Barack Obama provides a study in contrasts. He is personally measured, but his agenda is radical. Although his top personnel are largely centrist, his objectives are standard leftist issue. If his program succeeds, the U.S. will look a lot more like Europe, with far more of life controlled by the central government. Rather like American Uncle Sam meets French Sun King.
One of the most important goals of the Obama program is to strengthen labor unions. Explained the president: "I do not view the labor movement as part of the problem. To me, it's part of the solution." Of course more powerful unions would make it easier for him to push through the rest of his policy agenda. That's why he is backing the "card check" bill, which makes it a battle to control the entire economy.
Obviously, people have a right to join unions. But there is no reason for government to promote unions, especially in today's world. For all the cant from union officials about how everyone in America is desperate to join a union, labor membership has been falling steadily for reasons unrelated to the latest National Labor Relations Board ruling.
Just 7.6 percent of private sector workers today belong to unions because most workers view unions as irrelevant in today's rapidly changing economy. Sclerosis and stasis, the normal prescriptions of union leaders, benefit labor bureaucrats rather than workers.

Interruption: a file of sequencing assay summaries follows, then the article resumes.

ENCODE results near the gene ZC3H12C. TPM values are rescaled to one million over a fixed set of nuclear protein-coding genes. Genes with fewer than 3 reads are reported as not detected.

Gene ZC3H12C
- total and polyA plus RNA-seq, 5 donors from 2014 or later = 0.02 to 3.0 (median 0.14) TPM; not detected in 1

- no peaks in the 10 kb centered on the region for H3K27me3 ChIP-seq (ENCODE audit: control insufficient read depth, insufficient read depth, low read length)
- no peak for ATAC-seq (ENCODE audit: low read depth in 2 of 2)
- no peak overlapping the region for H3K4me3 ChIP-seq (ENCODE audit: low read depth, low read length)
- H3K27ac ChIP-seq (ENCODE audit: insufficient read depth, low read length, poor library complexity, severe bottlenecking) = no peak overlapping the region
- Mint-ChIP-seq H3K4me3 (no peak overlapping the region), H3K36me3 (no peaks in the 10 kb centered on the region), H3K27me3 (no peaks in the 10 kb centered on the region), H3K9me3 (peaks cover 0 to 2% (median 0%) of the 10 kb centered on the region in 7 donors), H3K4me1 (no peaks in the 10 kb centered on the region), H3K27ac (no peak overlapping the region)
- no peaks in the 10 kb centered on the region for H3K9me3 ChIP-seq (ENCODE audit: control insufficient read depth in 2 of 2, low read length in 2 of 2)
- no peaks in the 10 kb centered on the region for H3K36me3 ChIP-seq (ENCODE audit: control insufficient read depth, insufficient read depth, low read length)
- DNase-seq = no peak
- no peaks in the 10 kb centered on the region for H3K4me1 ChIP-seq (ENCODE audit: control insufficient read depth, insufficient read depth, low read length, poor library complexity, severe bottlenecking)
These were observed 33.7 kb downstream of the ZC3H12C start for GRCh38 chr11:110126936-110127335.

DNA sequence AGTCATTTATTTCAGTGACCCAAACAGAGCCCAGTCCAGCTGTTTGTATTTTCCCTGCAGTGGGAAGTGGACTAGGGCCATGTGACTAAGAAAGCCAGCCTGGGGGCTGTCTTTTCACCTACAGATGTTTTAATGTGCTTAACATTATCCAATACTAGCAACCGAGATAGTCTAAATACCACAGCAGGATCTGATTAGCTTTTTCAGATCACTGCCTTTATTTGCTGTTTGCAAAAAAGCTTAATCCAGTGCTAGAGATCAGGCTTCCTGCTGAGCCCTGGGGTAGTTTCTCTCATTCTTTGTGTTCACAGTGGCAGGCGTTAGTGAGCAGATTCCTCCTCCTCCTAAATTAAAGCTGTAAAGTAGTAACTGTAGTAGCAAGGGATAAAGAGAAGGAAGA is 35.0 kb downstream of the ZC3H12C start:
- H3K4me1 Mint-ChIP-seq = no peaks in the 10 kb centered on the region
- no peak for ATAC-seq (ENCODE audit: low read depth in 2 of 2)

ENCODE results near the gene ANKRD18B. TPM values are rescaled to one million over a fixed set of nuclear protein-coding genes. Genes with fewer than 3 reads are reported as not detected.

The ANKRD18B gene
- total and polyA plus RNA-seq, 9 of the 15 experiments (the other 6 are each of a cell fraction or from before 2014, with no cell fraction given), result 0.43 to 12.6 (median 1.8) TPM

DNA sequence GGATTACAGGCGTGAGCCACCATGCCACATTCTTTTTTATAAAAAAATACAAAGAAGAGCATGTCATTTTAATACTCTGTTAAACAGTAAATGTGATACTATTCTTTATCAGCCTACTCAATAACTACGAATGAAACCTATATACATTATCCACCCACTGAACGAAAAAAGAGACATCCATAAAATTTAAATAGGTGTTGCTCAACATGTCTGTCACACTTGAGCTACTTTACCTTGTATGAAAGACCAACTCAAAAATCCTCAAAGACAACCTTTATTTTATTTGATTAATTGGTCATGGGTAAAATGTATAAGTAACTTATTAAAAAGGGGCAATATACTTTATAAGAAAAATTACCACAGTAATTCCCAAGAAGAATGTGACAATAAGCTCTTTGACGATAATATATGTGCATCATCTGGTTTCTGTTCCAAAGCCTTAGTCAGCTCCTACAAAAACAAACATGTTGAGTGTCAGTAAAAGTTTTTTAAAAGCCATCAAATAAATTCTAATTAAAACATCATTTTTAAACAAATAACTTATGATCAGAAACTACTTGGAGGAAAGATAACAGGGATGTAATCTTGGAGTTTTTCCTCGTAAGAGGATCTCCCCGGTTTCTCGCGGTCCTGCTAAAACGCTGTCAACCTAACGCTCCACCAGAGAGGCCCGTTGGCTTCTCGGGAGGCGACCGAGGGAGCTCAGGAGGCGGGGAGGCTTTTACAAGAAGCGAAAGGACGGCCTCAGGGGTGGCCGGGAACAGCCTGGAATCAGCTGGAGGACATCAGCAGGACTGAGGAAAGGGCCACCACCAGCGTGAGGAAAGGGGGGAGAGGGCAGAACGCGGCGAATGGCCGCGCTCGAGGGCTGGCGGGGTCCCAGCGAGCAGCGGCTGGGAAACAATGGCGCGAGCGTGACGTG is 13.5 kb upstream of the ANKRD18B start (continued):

But these unions won't take no for an answer. Current law requires that an organizing election be held if 30 percent of workers sign a union card. But if that's all a union collects, it is likely to lose the vote. In fact, organizers figure they have to collect the signatures of three-quarters of the workers to have a 50-50 chance of winning. Unions typically lose 40 percent of organizing contests. As a result, the AFL-CIO melodramatically claims, "workers still lack the freedom to form unions." UAW President Ron Gettelfinger even compares the plight of union workers to that of blacks fighting Jim Crow.